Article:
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// New rules may force 'firesale' of 70,000 houses
BUILDERS could be forced to dramatically slash the prices of more than 70,000 new houses that are now lying empty across the country, a leading construction advisor has warned.
In a damning new analysis -- obtained by the Irish Independent -- it is claimed that developers will have to offload the massive volume of vacant homes in a 'firesale' before the Government's new energy guidelines come into effect on July 1.
The new study found the number of new homes lying empty in 'ghost' estates is far larger than was previously estimated. The findings reveal there are at least 100,000 'surplus' homes -- far higher than the 30,000 estimated by construction industry chiefs and estate agents.
According to the analysis, carried out by Tony O'Brien, head of business consulting for accountancy firm Grant Thornton, market conditions suggest some 30,000 of these will be sold in the current economic climate. But developers may face a race against time to sell the 70,000 remaining properties before the new environmental guidelines come fully into effect.
The Government's guidelines on energy efficiency, which were announced at the end of 2007, require new houses to be 40pc more energy efficient.
Mr O'Brien said that industry estimates of 30,000 to 35,000 vastly underestimated the number of new houses on the market -- and said his figure of 100,000 houses was also likely to be conservative.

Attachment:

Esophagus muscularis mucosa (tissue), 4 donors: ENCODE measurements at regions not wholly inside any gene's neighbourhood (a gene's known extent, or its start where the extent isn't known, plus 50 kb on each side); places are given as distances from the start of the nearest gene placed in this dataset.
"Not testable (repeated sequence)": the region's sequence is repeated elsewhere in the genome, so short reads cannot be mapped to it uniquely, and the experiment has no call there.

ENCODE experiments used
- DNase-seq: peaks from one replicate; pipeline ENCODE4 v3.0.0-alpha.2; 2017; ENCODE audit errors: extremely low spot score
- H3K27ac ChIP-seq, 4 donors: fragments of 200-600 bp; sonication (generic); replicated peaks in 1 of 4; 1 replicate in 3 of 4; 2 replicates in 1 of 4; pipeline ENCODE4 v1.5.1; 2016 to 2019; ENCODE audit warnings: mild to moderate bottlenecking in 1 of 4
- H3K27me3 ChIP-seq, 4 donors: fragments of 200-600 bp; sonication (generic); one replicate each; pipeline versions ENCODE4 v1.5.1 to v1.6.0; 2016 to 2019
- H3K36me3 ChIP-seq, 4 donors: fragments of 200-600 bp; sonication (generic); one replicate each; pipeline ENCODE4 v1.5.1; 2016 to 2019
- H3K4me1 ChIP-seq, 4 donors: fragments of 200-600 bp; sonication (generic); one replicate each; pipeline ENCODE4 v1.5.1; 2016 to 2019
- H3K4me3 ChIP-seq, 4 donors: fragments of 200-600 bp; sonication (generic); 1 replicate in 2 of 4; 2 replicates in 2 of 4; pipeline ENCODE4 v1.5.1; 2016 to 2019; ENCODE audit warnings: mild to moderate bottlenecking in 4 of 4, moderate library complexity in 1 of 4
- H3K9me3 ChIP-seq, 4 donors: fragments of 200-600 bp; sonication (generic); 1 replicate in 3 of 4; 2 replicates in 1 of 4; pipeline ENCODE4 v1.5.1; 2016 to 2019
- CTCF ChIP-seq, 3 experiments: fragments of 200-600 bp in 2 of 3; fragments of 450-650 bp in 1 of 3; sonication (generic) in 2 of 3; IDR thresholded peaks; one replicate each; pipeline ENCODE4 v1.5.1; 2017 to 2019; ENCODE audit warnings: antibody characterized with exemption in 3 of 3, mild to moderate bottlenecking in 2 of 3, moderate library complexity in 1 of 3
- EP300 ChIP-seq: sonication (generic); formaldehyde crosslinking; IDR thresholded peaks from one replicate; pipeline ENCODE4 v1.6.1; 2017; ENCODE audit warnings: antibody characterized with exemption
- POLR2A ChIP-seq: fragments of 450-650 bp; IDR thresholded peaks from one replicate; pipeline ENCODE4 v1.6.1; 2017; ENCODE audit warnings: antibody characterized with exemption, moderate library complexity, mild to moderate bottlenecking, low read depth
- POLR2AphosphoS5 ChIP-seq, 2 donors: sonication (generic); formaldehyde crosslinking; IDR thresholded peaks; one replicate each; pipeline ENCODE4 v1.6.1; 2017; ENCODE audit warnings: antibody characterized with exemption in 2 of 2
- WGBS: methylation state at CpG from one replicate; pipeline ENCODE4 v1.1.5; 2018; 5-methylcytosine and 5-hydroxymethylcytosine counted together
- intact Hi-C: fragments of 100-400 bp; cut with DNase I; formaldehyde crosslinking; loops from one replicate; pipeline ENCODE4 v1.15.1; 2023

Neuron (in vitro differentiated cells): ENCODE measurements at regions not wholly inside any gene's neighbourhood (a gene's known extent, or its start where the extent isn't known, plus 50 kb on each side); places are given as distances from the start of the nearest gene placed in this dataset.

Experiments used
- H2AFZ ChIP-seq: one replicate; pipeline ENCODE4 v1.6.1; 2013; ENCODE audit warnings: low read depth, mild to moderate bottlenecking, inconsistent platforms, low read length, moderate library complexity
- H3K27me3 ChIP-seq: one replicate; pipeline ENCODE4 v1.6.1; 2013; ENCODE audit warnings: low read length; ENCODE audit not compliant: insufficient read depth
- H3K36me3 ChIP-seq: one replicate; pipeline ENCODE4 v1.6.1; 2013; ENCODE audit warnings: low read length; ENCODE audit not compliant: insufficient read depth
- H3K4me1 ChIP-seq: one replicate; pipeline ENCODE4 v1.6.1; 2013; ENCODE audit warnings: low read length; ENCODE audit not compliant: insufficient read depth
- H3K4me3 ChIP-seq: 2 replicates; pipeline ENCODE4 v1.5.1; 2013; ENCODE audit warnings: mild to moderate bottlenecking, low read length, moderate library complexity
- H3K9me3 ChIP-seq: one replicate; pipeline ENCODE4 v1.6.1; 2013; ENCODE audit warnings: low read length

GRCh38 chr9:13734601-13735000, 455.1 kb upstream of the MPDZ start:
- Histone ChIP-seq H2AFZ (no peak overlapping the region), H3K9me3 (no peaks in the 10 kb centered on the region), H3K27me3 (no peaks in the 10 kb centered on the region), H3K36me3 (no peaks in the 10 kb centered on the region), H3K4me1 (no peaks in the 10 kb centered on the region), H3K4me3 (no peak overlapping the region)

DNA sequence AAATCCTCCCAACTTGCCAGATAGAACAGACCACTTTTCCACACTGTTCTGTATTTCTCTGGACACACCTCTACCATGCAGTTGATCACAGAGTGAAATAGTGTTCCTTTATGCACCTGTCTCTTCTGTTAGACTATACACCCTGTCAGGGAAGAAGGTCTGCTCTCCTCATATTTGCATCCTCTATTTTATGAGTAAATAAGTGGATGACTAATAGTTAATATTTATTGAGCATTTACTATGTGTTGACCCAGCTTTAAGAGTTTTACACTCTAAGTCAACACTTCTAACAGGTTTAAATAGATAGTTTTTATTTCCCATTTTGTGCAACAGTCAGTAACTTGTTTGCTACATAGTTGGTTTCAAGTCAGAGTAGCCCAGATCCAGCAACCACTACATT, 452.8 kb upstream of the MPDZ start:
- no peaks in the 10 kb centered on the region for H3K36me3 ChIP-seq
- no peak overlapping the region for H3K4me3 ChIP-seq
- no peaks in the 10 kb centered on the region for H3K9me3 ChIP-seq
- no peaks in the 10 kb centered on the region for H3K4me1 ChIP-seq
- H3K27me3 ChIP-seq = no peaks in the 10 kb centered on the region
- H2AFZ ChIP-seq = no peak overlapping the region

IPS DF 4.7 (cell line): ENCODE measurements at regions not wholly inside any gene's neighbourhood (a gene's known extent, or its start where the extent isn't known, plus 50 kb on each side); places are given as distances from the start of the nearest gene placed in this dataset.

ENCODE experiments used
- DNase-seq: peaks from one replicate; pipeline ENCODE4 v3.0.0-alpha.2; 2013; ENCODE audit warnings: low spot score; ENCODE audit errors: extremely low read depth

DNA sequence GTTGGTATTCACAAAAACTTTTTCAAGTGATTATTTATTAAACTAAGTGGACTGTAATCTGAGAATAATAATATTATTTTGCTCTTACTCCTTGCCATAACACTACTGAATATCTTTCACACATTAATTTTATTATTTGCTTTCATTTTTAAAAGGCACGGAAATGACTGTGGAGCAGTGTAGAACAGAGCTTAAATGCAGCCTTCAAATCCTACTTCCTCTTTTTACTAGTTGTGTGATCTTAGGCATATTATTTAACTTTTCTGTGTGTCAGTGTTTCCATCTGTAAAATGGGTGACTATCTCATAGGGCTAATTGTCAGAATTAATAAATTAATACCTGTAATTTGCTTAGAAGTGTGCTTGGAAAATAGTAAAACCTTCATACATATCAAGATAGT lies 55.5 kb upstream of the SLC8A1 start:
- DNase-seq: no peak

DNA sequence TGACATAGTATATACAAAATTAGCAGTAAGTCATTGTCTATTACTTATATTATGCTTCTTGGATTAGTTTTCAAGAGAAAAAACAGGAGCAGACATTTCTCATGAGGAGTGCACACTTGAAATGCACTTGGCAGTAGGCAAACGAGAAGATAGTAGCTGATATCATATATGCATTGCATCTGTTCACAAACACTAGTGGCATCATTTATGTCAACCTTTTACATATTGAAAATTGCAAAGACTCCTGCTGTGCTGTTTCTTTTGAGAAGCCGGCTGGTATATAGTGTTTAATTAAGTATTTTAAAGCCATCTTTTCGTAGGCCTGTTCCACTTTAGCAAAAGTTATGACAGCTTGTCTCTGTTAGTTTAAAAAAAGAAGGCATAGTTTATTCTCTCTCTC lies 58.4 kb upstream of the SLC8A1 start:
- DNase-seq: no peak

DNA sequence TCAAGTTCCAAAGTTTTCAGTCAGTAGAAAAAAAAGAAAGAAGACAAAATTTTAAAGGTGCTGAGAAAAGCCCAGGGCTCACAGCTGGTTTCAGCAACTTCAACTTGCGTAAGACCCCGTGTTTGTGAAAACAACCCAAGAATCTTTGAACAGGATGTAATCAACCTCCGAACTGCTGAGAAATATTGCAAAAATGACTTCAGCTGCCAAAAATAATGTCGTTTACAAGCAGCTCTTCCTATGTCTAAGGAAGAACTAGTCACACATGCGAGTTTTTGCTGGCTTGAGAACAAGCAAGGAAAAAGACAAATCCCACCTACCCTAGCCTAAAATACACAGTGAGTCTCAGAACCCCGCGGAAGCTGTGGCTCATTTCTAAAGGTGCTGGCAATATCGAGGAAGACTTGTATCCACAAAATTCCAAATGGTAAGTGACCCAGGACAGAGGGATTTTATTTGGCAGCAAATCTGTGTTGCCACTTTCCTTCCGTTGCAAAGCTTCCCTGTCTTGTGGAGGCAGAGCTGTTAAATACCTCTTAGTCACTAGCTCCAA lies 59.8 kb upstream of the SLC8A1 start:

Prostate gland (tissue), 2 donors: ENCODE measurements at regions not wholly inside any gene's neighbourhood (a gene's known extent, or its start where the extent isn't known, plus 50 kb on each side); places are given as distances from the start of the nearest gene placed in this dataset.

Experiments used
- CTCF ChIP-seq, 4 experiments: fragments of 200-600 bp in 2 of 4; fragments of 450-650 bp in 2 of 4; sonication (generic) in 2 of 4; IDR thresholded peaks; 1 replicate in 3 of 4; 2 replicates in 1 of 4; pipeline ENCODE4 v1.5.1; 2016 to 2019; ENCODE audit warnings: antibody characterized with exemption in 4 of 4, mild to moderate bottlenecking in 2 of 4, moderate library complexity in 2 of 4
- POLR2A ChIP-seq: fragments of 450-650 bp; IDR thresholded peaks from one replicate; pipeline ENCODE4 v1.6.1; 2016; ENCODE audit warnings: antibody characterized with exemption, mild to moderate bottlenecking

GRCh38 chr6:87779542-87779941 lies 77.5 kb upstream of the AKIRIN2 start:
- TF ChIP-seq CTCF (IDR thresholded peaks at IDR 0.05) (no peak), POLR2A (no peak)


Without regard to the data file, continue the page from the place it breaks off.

He based his study, which took a year to complete, on the 2006 census and housing completion figures from the Department of the Environment.
Privately, leading real estate agencies the total number of empty houses is closer to 80,000.
However, the Construction Industry Federation (CIF) said it "absolutely, totally, totally" rejected the 100,000 figure.
A spokesperson said he was surprised Mr O'Brien had not consulted them about his study, since CIF members built 95pc of all homes across the country.
The spokesperson insisted the 35,000 figure continuously cited by the CIF and Homebond was correct.
Mr O'Brien said he expected that the CIF would disagree with him and claimed that builders cannot afford to keep the huge number of surplus new houses on their books.
"The key question is, will consumers wait to buy houses that comply with the new building regulations, which will offer 40 pc more energy efficiency which should be available soon, or will they be happy to buy an 'existing' new house that will be less energy efficient and is likely to have a lower resale value," he said.
He claims that builders will either "firesale" off their stock in the next six months or they may opt to "retro-fit" the existing stock to bring them close to the new building regulations.
The cost of additional work is estimated to be around €10,000.
The CIF also said 85pc of new homes surveyed by Sustainable Energy Ireland achieved a "B" but Mr O'Brien said the rating did not mean the houses used mandatory renewable energy requirement as required by the Government guidelines.
© Irish Independent 3.01.09